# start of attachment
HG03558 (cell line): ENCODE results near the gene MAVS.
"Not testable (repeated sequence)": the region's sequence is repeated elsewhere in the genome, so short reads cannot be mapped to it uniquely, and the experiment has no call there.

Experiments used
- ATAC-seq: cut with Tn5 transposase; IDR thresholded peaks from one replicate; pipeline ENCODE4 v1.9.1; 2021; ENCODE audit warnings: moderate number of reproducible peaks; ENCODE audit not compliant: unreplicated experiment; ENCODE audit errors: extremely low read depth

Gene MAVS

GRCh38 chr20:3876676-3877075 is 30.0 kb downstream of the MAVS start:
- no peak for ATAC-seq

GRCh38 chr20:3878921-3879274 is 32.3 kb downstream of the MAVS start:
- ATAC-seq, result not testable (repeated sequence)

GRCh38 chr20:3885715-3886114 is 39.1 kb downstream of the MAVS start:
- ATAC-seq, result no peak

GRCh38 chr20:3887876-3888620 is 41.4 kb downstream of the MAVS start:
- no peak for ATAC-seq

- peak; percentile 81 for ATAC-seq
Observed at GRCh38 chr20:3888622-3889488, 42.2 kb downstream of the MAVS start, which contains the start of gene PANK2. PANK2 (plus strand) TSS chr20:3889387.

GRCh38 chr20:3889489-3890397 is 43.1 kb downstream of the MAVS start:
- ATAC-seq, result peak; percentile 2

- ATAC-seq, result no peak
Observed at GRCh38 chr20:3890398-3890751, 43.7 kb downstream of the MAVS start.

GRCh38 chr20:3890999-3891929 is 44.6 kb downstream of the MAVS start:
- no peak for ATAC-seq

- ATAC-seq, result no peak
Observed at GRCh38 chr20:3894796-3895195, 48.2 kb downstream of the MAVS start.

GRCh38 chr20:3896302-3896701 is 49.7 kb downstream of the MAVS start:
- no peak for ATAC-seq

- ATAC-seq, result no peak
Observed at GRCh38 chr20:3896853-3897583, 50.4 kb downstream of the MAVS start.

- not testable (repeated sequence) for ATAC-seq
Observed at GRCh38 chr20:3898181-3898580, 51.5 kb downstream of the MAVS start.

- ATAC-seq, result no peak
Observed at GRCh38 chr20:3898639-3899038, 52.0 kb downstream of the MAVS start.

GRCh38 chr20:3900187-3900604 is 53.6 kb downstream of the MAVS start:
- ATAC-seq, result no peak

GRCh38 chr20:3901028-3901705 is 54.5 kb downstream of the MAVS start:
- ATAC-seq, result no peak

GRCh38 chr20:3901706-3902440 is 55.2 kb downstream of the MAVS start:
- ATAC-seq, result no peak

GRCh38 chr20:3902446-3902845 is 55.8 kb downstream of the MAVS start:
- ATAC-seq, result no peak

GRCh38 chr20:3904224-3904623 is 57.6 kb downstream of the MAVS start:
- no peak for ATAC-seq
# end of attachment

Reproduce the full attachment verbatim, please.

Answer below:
HG03558 (cell line): ENCODE results near the gene MAVS.
"Not testable (repeated sequence)": the region's sequence is repeated elsewhere in the genome, so short reads cannot be mapped to it uniquely, and the experiment has no call there.

Experiments used
- ATAC-seq: cut with Tn5 transposase; IDR thresholded peaks from one replicate; pipeline ENCODE4 v1.9.1; 2021; ENCODE audit warnings: moderate number of reproducible peaks; ENCODE audit not compliant: unreplicated experiment; ENCODE audit errors: extremely low read depth

Gene MAVS

GRCh38 chr20:3876676-3877075 is 30.0 kb downstream of the MAVS start:
- no peak for ATAC-seq

GRCh38 chr20:3878921-3879274 is 32.3 kb downstream of the MAVS start:
- ATAC-seq, result not testable (repeated sequence)

GRCh38 chr20:3885715-3886114 is 39.1 kb downstream of the MAVS start:
- ATAC-seq, result no peak

GRCh38 chr20:3887876-3888620 is 41.4 kb downstream of the MAVS start:
- no peak for ATAC-seq

- peak; percentile 81 for ATAC-seq
Observed at GRCh38 chr20:3888622-3889488, 42.2 kb downstream of the MAVS start, which contains the start of gene PANK2. PANK2 (plus strand) TSS chr20:3889387.

GRCh38 chr20:3889489-3890397 is 43.1 kb downstream of the MAVS start:
- ATAC-seq, result peak; percentile 2

- ATAC-seq, result no peak
Observed at GRCh38 chr20:3890398-3890751, 43.7 kb downstream of the MAVS start.

GRCh38 chr20:3890999-3891929 is 44.6 kb downstream of the MAVS start:
- no peak for ATAC-seq

- ATAC-seq, result no peak
Observed at GRCh38 chr20:3894796-3895195, 48.2 kb downstream of the MAVS start.

GRCh38 chr20:3896302-3896701 is 49.7 kb downstream of the MAVS start:
- no peak for ATAC-seq

- ATAC-seq, result no peak
Observed at GRCh38 chr20:3896853-3897583, 50.4 kb downstream of the MAVS start.

- not testable (repeated sequence) for ATAC-seq
Observed at GRCh38 chr20:3898181-3898580, 51.5 kb downstream of the MAVS start.

- ATAC-seq, result no peak
Observed at GRCh38 chr20:3898639-3899038, 52.0 kb downstream of the MAVS start.

GRCh38 chr20:3900187-3900604 is 53.6 kb downstream of the MAVS start:
- ATAC-seq, result no peak

GRCh38 chr20:3901028-3901705 is 54.5 kb downstream of the MAVS start:
- ATAC-seq, result no peak

GRCh38 chr20:3901706-3902440 is 55.2 kb downstream of the MAVS start:
- ATAC-seq, result no peak

GRCh38 chr20:3902446-3902845 is 55.8 kb downstream of the MAVS start:
- ATAC-seq, result no peak

GRCh38 chr20:3904224-3904623 is 57.6 kb downstream of the MAVS start:
- no peak for ATAC-seq